Tuesday, 3 February 2015

Disembodied minds and consciousness without the brain

Does the mind need the brain in order to function?  Can there be such things as disembodied minds?  Can minds exist without matter?

According to Buddhist process philosophy, there is no logical reason why not...

Process Philosophy and the Mind
Process philosophers claim that processes, rather than things or substances, are at the basis of reality.  There are no basic building blocks of the world, because when those potential building blocks are examined in sufficient detail, they are all found to be processes rather than things  (they are dynamic wave-functions which only behave as particles under specially constrained circumstances).

Similarly, minds are not ‘things’, they are processes.  Buddhist meditators claim that the mind is a continuous process which is subtly conscious even in the deepest dreamless sleep. According to Buddhist teachings, the mind is also conscious after death (‘for in that sleep of death, what dreams may come, when we have shuffled off this mortal coil…’)

Two Types of Process - Mechanistic and Mental

According to process philosophy, there are two types of processes in the universe - mechanistic and mental. This view is known as ‘process dualism’ and should be carefully distinguished from Cartesian ‘substance dualism’, which believes in a body which is inhabited by a soul.

Mechanistic processes are those that can be modelled by a Turing machine, or combination of Turing machines (such as the instruction-set of a computer). Mechanistic processes include all the laws of physics (see the Church-Turing-Deutsch Principle), plus any algorithms you care to mention, whether they correspond to anything physical or not.

Mental processes are those that cannot be modelled by Turing machines or computers, and consist of subjective phenomena known as ‘qualia’ (qualitative experiences such suffering and pleasure) and ‘intentionality’ (meaning, attention, ‘aboutness’ and semantics),  plus possibly also some intuitive mathematical perceptions such as Gödel’s Theorem).

The Hard Problem
Although mechanistic and mental processes interact in the brain and are obviously closely correlated, there is no known mechanism (and maybe there is no possible mechanism)  for physical events in the brain to produce mental events (this mystery is known in the trade as ‘The Explanatory Gap and/or ‘The Hard Problem’).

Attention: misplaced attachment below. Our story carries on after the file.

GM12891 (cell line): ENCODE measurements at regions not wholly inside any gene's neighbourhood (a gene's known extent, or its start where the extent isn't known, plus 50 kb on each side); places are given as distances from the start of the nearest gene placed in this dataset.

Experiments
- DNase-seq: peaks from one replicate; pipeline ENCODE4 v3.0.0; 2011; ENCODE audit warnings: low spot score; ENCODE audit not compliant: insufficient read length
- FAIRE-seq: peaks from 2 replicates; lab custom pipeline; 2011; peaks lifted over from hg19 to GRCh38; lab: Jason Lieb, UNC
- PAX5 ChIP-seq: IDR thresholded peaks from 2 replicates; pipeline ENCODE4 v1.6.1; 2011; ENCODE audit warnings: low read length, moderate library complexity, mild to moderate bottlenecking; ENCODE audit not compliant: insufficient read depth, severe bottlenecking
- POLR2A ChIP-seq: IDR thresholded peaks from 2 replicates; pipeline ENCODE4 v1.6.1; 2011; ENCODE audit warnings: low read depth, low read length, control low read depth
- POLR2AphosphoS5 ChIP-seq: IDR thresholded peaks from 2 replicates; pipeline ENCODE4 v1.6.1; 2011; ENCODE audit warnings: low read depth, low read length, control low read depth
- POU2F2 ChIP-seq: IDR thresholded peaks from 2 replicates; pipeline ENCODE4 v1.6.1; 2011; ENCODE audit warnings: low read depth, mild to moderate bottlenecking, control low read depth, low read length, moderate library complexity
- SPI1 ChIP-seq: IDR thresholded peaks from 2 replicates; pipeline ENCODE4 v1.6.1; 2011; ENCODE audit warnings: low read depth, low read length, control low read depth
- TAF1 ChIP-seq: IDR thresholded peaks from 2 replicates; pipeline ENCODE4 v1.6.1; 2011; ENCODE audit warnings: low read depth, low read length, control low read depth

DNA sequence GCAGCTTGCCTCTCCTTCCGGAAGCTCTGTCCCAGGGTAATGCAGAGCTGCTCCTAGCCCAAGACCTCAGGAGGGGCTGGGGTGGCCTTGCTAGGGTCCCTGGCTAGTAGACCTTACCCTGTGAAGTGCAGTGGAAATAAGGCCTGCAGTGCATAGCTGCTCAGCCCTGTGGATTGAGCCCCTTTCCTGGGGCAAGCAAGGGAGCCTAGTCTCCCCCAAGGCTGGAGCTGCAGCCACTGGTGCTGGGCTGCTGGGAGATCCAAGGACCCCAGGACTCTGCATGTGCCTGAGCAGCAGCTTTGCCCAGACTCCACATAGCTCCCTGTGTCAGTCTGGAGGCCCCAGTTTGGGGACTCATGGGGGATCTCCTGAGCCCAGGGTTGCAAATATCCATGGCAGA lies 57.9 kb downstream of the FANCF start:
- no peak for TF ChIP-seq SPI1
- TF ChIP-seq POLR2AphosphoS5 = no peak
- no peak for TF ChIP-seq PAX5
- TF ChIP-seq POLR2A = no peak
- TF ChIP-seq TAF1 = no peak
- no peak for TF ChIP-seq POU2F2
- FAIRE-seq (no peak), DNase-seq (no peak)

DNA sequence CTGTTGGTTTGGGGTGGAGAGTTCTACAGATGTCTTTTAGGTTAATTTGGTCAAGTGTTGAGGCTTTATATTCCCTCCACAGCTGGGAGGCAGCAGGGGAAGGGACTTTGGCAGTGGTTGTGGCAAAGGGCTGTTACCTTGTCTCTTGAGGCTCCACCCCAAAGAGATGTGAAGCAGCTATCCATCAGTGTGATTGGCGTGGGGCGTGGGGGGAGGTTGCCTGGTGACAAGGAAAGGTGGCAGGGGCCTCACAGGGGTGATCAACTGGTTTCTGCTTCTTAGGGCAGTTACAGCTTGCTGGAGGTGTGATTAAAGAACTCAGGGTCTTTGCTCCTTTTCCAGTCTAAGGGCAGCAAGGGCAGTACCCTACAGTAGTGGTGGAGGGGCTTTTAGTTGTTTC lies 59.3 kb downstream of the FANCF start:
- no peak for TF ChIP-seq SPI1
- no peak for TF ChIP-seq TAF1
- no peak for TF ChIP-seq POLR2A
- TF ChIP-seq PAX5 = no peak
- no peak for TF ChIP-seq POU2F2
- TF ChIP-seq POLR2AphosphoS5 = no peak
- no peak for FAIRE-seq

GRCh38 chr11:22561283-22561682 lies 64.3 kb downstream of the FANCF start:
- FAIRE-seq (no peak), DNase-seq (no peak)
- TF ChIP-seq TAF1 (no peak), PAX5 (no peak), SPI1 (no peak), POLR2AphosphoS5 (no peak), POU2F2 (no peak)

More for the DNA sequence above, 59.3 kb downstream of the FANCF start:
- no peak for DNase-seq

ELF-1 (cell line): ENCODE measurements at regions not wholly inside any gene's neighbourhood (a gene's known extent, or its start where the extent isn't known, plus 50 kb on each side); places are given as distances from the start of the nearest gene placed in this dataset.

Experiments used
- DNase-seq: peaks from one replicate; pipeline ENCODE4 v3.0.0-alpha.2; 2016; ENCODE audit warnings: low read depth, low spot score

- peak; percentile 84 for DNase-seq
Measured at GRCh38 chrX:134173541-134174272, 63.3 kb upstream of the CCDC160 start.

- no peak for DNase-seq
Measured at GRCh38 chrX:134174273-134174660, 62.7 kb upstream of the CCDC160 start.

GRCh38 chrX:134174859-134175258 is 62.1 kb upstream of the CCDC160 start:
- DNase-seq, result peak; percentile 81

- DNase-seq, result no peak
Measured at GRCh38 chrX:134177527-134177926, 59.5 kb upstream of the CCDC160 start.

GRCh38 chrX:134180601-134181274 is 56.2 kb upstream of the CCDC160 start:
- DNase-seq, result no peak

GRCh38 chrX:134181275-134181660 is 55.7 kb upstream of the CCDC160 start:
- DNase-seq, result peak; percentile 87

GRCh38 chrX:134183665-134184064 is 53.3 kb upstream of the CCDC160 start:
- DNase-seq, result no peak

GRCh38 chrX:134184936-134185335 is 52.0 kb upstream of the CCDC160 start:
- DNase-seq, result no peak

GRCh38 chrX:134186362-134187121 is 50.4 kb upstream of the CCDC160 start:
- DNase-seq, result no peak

Buddhist philosophers claim that the mind is a permanently active process rather than a passive recipient of neural events, and has to actively observe changes of neural states to turn them into mental experiences.  The mind is said to ‘go to’ its object.

This is given credence by the fact that although is seems impossible to envisage any mechanism for the neural events to produce mental events, the converse is not the case.   A plausible (though admittedly controversial) mechanism known as the Quantum Zeno Effect has been proposed for interfacing mental attention (an aspect of intentionality) with neural firings. 

So, in any contest for ontological primacy between the mental and the physical, it could be that the mental has a slight advantage. But anyway, let's not go there in this particular post.   Let's just accept that mental and physical processes are different but equal, though both types have ontological primacy over 'things', substances and material appearances (which are all reducible to processes).

Disembodied Physical Processes.
Nowadays we know that disembodied processes can exist and operate in the physical world. These are processes with no need for supporting matter, medium or substrates. They are standalone processes that do their things with no visible means of support.  

The first such disembodied process was identified in 1887 by Michaelson and Morley, who proved that the luminiferous (‘light-bearing’) aether simply did not exist.   This came as a shock to the Victorians.  After all, light was known to be a process of oscillating waves, and waves had to propagate through some sort of medium like the waves on the sea, or sound waves through the air.   

The acceptance of independently functioning processes caused a major rethink of classical physics and led to the Theory of Relativity.

Another  even worse surprise came when it was found that particles of matter, when examined carefully at a small enough scale, also behaved as waves, and interfered with each other and even with themselves.  But waves travelling through what?  They couldn’t possibly be propagating through matter, because they were matter!

Consequently, all notions of matter being a fundamental aspect of the world disappeared from physics by mid twentieth century, and process metaphysics ruled supreme.

Equal Opportunities for Mental Processes!

So, if physical processes can operate in the complete absence of any material basis, substrate, medium or means of support, then why shouldn’t mental processes be able to do the same?  I appreciate this is an argument from analogy, with the use of Occam's razor ("entities must not be multiplied beyond necessity") to cut down the superfluous ontological apparatus of an unnecessary substrate, but it does demonstrate that there’s no logical reason that mental processes need to be embodied in matter (e.g. brains) in order to continue to function.  Indeed, recent evidence suggests that mental activity may continue when the brain has shut down.    

If the brain shuts down permanently, then the mental continuum (the root mind) may have to wander off and find another brain to associate with.    As the Buddhist philosopher and computer pioneer Alan Turing said  "When the body dies, the 'mechanism' of the body holding the spirit is gone, and the spirit finds a new body sooner or later, perhaps immediately." 

No comments: